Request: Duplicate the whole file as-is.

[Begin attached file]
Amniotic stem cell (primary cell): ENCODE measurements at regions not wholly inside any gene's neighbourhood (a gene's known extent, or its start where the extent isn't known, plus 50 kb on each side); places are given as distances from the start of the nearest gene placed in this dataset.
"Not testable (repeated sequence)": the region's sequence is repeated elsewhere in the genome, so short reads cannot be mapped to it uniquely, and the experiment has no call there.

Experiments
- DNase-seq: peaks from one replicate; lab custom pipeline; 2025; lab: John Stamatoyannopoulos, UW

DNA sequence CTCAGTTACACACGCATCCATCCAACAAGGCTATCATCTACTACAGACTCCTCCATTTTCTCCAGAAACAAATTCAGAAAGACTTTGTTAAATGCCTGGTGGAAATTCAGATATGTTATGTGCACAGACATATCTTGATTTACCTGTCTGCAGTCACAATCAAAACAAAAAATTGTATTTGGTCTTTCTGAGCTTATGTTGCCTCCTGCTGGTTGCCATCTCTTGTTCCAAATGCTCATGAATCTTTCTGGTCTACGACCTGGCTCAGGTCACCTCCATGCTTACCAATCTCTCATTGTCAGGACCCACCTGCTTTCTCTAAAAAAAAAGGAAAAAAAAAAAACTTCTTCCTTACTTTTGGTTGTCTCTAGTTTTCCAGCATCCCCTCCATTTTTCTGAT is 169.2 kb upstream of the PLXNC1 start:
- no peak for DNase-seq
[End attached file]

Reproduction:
Amniotic stem cell (primary cell): ENCODE measurements at regions not wholly inside any gene's neighbourhood (a gene's known extent, or its start where the extent isn't known, plus 50 kb on each side); places are given as distances from the start of the nearest gene placed in this dataset.
"Not testable (repeated sequence)": the region's sequence is repeated elsewhere in the genome, so short reads cannot be mapped to it uniquely, and the experiment has no call there.

Experiments
- DNase-seq: peaks from one replicate; lab custom pipeline; 2025; lab: John Stamatoyannopoulos, UW

DNA sequence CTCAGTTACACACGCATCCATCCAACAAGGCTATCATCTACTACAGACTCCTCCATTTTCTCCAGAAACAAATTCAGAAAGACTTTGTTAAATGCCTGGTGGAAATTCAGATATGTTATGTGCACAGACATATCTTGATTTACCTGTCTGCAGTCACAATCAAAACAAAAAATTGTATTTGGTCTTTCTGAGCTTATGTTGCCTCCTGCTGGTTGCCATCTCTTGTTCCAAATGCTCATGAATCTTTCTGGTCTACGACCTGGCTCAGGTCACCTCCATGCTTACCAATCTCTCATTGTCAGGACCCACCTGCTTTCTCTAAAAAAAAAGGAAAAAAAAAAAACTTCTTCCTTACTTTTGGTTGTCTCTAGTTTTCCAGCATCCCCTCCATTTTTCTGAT is 169.2 kb upstream of the PLXNC1 start:
- no peak for DNase-seq